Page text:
Most adults have had some trouble sleeping because they feel worried or nervous or too much thoughts running through their mind.
Anxiety symptoms that can lead to insomnia include:
- Getting caught up in thoughts about the past & the future
- Stressful thoughts or feeling overwhelmed by responsibilities
- Dread or panic at the prospect of not sleeping.
Key Terms of Anxiety
- Finding it hard to concentrate
- Restlessness or an inability to sleep
- Avoidance of ordinary tasks or situations
- Rapid heartbeat
- Trembling or shaking
- Feeling light-headed or faint
- Numbness or tingling sensations
- Upset stomach or nausea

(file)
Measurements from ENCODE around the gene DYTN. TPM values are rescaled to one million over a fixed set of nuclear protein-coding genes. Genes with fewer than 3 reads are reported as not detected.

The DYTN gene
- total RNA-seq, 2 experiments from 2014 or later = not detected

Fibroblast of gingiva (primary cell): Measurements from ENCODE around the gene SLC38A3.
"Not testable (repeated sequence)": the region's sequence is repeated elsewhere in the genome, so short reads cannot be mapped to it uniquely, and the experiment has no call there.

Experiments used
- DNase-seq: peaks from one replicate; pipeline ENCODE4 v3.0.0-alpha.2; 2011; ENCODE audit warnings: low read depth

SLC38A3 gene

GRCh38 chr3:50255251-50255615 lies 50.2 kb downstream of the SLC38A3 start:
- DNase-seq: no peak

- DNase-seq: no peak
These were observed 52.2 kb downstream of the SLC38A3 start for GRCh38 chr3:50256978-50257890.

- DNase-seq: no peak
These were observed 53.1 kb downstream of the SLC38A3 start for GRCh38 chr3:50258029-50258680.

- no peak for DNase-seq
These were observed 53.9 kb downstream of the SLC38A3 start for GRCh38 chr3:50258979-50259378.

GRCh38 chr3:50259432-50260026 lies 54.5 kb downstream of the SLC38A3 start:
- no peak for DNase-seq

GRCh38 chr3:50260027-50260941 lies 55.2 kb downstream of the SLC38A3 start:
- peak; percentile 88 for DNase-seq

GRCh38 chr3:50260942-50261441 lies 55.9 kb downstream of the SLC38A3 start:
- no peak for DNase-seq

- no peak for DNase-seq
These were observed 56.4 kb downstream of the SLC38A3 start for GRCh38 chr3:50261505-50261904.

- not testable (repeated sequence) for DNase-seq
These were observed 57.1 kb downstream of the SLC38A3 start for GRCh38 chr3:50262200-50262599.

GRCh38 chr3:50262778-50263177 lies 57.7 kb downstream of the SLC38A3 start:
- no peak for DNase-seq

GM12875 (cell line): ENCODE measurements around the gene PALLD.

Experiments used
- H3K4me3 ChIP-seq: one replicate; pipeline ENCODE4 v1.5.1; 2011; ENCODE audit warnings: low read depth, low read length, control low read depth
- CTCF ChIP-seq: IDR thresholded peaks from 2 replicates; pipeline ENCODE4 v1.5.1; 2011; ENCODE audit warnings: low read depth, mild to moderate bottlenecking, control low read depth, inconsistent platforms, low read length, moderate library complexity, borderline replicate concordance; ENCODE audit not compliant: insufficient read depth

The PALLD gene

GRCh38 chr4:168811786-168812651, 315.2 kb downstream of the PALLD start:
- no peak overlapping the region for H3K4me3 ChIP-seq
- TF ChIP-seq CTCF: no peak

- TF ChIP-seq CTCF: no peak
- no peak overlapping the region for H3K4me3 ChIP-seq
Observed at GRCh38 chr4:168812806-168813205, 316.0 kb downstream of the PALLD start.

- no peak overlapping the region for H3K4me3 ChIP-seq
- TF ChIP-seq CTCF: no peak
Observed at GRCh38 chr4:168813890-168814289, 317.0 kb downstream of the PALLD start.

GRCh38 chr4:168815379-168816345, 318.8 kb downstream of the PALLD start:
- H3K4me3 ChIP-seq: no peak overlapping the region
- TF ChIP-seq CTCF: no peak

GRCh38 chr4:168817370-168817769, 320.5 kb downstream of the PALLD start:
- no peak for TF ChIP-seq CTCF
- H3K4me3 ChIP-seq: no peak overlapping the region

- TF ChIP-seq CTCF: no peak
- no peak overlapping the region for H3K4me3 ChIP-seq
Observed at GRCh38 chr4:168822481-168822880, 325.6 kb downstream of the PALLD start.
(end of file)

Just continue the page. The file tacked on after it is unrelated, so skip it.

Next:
Sleep problems may represent a symptom of depression. Psychological struggles such as depression can make it hard to sleep. At the same time, insomnia can bring changes in body’s physiology and hormone which will affect sleep.
Depression symptoms are:
- Low energy
- Low motivation or loss of interest
- Feelings of sadness or hopelessness
Studies show that insomnia can also trigger or worsen depression. The risk of severe insomnia is much higher in patients with major depressive disorders.
- Cognitive behaviour therapy (CBT) can help manage and reduce mild anxiety with the assistance of a trained health professional, who can equip you with the skills necessary to face your anxiety.
- Try breathing and relaxation techniques, such as meditation or deep breathing
- Regular physical activity, such as going for a 10-minute walk every day or pottering in your garden, can help with mood balance and managing mild anxiety.
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